‘Looked at one way, modern office work consists of nothing but decisions, from big dilemmas (Should you take that job? Should your firm invest millions in a new HQ?) to tiny choices through the day. Yet few of us learn the art of decision-making. Is it best to go with your gut, or make lists of pros and cons?
Making decisions takes time. It’s stressful. And it leads to ‘decision fatigue’: it uses up energy, so subsequent choices you take later in the day may be worse. The trick is to invest the right amount of thought – not too little, not too much – in any given problem. It’s easy to get mired in ‘analysis paralysis’, hoping for the perfect answer, when a rough-and-ready one would suffice.
Many of us are ‘maximisers’ who try to make the best decision every time. But it’s often better to be a ‘satisficer’. First, figure out what would be a good-enough outcome; then, pick the first option that ticks those boxes. Imagine booking a venue for an event: you need a room of a certain capacity, with certain facilities, for a certain price. The maximiser spends days hunting for the ‘perfect’ place; the satisficer chooses the first one that fulfils those requirements. Don’t assume big decisions always require careful consideration, either. Some studies indicate the opposite. Huge decisions – like ‘should I move overseas for work?’ – are so complex that you’re better advised to trust your gut.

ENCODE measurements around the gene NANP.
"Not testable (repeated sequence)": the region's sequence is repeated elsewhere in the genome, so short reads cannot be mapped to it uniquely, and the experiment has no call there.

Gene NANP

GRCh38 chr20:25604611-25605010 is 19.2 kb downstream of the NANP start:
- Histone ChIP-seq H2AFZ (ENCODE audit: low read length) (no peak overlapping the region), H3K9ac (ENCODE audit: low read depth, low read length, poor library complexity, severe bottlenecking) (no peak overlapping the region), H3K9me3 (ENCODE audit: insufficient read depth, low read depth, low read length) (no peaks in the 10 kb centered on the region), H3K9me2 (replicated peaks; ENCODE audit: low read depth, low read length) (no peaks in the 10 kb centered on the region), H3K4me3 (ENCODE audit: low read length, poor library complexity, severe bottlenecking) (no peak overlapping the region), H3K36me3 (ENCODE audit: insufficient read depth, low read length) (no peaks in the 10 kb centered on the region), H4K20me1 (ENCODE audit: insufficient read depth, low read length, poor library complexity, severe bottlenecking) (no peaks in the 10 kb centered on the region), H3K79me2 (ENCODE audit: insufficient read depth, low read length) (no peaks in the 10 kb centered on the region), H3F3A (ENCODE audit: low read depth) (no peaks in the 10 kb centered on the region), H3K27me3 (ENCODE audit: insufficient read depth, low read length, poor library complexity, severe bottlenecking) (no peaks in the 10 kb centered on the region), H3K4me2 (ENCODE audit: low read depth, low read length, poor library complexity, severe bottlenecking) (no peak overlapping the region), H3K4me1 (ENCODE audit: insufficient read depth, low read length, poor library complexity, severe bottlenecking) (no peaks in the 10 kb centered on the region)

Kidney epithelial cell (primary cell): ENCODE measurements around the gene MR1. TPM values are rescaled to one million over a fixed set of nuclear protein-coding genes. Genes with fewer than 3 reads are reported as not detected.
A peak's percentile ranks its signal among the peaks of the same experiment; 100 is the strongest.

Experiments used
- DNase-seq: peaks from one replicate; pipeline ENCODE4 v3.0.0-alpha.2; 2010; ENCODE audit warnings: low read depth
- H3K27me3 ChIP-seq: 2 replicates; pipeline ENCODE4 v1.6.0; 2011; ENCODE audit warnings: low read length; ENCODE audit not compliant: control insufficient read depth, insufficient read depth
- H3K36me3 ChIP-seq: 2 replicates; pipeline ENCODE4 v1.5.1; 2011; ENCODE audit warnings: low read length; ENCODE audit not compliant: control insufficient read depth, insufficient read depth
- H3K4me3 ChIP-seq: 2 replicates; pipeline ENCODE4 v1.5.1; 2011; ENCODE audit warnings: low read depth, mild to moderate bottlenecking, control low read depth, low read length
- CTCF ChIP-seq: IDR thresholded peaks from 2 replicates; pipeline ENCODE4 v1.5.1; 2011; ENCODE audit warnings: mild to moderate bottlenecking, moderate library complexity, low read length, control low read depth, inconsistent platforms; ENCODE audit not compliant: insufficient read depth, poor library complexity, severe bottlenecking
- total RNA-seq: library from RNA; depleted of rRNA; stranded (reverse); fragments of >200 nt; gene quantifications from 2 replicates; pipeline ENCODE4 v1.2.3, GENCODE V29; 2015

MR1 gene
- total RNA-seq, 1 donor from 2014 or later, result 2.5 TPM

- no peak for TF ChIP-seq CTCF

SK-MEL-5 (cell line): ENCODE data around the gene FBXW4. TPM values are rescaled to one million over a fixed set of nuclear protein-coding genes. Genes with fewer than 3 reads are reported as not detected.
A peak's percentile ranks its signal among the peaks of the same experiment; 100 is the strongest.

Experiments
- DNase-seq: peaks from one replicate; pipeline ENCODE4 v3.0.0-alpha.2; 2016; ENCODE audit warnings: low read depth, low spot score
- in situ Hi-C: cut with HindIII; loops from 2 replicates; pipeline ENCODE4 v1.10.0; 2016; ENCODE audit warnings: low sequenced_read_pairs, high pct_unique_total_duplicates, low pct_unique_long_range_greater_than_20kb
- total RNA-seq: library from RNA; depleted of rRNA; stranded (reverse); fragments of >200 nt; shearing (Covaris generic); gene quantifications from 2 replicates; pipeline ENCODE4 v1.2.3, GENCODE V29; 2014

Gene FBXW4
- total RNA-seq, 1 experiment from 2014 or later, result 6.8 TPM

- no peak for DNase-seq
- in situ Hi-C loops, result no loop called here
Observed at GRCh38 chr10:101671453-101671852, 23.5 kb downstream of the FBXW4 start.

Try it out
- Use the coin-toss method. That doesn’t mean consigning decisions to luck. When facing a big dilemma, assign heads or tails, toss a coin… but don’t look. Ask yourself which outcome you’re secretly hoping for. There’s your answer.
- Ask someone. We like to think we’re unique, but in many contexts, we aren’t. You’ll often make a good decision by asking someone who’s faced something similar, and doing what they did.
- Use the time-travel technique. Imagine you’re in the future. Will this decision matter a year from now? If not, it’s only worth a modest amount of effort. If it won’t matter in a month or a week, make any choice – it’s not worth the worry.
OLIVER BURKEMAN is the author of The Antidote: Happiness for People Who Can’t Stand Positive Thinking (Canongate, £8.99)
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